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Data Protection - A Further Update for Clubs


This is an update to the article in the December 2017 issue of the Croquet Gazette, which outlined the GDPR impact on clubs (General Data Protection Regulation) when it comes into force on 25th May 2018.

Registration and Data Protection Fee

One of the changes that GDPR makes is that Data Controllers no longer need to register with the Information Commissioner's Office (ICO) (though in practice typical croquet clubs were exempt from doing so). However, draft legislation is before parliament to introduce a "data protection fee", to support the Commissioner in the style to which she has become accustomed. The good news is that, according to an article on the ICO website, it appears that most croquet clubs will also be exempt from this if they:

There is also an exemption for "core business purposes" such as:

Individuals are exempt from paying a fee if the only information they process is for personal, family or household affairs that have no connection to any commercial or professional activity. Personal, family or household affairs' includes recreational activities and the capturing of images that contain personal data, even if they are captured in a public space.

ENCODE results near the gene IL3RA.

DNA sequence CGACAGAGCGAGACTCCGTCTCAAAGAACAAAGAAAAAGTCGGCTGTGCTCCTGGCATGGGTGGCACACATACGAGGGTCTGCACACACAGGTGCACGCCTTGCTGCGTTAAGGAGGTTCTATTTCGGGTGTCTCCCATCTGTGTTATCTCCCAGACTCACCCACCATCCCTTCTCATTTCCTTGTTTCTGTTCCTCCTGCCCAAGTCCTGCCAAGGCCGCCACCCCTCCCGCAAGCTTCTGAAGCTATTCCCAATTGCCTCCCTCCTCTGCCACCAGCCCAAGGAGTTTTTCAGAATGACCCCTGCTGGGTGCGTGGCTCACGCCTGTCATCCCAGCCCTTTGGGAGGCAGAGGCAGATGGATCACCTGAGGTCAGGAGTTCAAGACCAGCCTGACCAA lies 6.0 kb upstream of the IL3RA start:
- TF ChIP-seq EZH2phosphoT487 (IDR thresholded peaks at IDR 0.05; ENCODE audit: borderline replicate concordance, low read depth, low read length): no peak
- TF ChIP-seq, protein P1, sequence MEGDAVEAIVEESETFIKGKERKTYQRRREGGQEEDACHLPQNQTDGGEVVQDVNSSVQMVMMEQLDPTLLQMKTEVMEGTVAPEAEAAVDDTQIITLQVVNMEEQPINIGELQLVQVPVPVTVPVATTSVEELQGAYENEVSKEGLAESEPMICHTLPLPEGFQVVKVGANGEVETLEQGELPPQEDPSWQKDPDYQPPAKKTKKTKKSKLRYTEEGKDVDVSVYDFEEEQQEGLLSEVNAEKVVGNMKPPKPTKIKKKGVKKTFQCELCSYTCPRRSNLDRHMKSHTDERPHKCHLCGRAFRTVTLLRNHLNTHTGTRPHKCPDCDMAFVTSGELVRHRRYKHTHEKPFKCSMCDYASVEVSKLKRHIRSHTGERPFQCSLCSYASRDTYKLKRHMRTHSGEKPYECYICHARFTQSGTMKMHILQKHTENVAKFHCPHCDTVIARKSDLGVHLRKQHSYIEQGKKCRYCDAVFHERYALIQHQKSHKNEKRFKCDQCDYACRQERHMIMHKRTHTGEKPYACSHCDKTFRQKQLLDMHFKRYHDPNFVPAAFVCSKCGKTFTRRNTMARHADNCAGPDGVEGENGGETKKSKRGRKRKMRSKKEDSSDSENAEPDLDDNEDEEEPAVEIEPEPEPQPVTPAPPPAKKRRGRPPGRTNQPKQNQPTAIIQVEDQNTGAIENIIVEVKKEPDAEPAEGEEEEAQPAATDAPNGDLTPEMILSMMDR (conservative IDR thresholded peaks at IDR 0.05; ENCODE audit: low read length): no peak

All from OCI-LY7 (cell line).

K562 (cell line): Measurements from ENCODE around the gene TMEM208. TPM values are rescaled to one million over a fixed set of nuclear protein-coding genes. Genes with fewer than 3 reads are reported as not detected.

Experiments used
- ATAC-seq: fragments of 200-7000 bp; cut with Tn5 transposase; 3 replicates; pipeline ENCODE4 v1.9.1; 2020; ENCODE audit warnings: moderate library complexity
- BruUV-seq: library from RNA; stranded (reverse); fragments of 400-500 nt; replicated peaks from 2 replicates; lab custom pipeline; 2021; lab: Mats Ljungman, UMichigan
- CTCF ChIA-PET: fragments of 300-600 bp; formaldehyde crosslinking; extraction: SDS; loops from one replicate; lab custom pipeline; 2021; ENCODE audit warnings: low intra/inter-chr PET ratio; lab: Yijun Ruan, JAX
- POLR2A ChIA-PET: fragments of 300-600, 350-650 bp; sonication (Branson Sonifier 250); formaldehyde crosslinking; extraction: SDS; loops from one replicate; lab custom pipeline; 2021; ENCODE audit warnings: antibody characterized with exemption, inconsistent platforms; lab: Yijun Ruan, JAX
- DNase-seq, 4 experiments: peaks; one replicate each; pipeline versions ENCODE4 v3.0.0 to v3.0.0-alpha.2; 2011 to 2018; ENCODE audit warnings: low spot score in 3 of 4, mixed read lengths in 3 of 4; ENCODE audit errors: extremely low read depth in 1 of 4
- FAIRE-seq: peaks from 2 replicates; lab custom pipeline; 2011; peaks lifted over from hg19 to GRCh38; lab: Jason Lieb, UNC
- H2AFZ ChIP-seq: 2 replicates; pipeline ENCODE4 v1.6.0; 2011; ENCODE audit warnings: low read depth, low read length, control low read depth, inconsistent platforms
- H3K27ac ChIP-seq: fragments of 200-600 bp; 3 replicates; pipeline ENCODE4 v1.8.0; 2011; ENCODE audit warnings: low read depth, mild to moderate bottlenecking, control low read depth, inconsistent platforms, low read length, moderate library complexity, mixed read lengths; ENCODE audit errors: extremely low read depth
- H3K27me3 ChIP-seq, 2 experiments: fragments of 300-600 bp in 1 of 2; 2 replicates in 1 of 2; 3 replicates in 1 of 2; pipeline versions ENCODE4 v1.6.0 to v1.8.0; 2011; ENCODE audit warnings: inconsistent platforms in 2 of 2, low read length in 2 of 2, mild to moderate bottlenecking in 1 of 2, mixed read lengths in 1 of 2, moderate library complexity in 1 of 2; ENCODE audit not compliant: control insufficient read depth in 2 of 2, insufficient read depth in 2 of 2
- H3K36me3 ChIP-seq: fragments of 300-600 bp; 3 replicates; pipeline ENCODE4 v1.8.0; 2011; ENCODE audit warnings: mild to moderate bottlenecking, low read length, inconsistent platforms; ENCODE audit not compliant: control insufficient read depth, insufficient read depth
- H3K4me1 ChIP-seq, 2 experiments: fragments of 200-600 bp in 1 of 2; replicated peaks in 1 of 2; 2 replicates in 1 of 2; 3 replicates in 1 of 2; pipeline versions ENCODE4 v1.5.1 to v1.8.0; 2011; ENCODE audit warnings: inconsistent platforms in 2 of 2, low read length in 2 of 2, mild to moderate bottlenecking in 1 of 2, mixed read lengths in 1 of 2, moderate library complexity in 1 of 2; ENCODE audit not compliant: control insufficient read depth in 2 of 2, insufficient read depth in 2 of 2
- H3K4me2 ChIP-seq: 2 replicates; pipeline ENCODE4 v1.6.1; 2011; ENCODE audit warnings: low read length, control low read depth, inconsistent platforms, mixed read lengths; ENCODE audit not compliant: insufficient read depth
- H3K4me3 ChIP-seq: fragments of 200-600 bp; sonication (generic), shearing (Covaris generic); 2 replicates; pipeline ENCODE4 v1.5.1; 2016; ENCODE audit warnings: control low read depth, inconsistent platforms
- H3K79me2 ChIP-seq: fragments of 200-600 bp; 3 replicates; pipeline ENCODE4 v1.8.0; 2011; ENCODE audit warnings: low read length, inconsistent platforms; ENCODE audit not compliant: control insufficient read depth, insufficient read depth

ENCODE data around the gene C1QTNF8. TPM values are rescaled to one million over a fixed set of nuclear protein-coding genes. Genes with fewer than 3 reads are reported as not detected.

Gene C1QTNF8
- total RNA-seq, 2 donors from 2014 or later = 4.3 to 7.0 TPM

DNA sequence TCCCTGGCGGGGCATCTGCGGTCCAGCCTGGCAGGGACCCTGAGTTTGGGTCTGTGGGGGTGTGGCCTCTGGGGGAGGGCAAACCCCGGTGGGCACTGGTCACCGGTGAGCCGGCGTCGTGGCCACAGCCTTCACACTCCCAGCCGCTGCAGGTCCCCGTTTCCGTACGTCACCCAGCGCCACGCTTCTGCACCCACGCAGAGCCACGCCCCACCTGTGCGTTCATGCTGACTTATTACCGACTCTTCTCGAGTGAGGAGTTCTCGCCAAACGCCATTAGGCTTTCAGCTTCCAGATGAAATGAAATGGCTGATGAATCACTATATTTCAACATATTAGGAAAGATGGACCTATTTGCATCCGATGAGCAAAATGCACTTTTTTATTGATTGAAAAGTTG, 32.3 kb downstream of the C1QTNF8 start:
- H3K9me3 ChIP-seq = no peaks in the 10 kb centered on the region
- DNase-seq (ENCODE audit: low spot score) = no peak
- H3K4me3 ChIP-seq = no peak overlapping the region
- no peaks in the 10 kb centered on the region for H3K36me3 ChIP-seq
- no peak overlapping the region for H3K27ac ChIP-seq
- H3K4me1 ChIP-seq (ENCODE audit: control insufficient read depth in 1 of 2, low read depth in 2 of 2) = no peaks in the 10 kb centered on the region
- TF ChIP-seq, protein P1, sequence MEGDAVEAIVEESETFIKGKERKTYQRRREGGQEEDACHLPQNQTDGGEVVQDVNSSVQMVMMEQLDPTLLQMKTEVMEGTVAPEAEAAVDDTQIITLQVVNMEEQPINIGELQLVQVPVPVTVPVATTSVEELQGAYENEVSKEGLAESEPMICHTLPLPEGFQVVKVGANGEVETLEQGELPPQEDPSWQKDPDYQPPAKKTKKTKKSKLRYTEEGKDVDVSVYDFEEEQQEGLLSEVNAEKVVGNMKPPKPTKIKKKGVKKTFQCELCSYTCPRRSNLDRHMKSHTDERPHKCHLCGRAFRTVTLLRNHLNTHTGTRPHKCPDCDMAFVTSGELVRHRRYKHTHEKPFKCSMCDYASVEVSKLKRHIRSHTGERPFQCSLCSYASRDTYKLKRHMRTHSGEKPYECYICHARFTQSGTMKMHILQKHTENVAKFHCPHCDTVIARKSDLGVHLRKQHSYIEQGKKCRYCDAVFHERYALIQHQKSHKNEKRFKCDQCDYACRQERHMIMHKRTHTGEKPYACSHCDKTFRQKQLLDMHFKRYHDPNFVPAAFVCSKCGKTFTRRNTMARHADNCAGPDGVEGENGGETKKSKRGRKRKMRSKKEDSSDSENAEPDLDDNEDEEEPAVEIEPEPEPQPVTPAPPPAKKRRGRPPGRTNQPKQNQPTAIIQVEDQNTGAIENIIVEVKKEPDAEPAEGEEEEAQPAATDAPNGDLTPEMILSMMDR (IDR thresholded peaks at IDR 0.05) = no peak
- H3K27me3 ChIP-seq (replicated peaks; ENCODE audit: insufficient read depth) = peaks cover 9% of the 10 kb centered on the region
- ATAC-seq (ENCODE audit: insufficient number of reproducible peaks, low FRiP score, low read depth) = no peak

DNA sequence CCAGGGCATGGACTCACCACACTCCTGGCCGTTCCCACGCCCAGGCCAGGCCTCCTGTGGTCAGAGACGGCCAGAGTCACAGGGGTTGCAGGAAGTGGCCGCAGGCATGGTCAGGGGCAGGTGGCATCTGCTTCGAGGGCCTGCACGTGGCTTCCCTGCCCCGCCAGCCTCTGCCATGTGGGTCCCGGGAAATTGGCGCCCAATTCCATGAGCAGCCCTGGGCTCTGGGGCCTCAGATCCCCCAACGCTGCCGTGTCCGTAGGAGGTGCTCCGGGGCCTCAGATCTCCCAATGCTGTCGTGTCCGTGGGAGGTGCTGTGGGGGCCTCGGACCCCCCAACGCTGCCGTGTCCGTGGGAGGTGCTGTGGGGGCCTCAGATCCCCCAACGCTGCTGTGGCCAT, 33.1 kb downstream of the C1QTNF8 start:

What Clubs Should Do

Even if you are exempt from paying the fee, you are still required to abide by the regulations. I think the most important things for clubs to do are:

Further Information

The Information Commissioner's website has a wealth of information at The Sport and Recreation Alliance have been commissioned to provide advice to the sector, but I suspect this is still being developed. The Sport England "Club Matters" website (see the separate article by Dave Gunn in the April 2018 Gazette) is also advertising a podcast on this topic.


Like Y2K, there has been a lot of talk and publicity about this, and not a little FUD (Fear, Uncertainty and Doubt). Unlike Y2K, GDPR will have a more lasting impact, but the message I've been getting is that small organisations have little to fear provided that they take sensible, proportionate, steps to comply and keep their members sweet. The ICO is only likely to come down heavily on large organisations, or those who wilfully continue to breach the regulations after a complaint.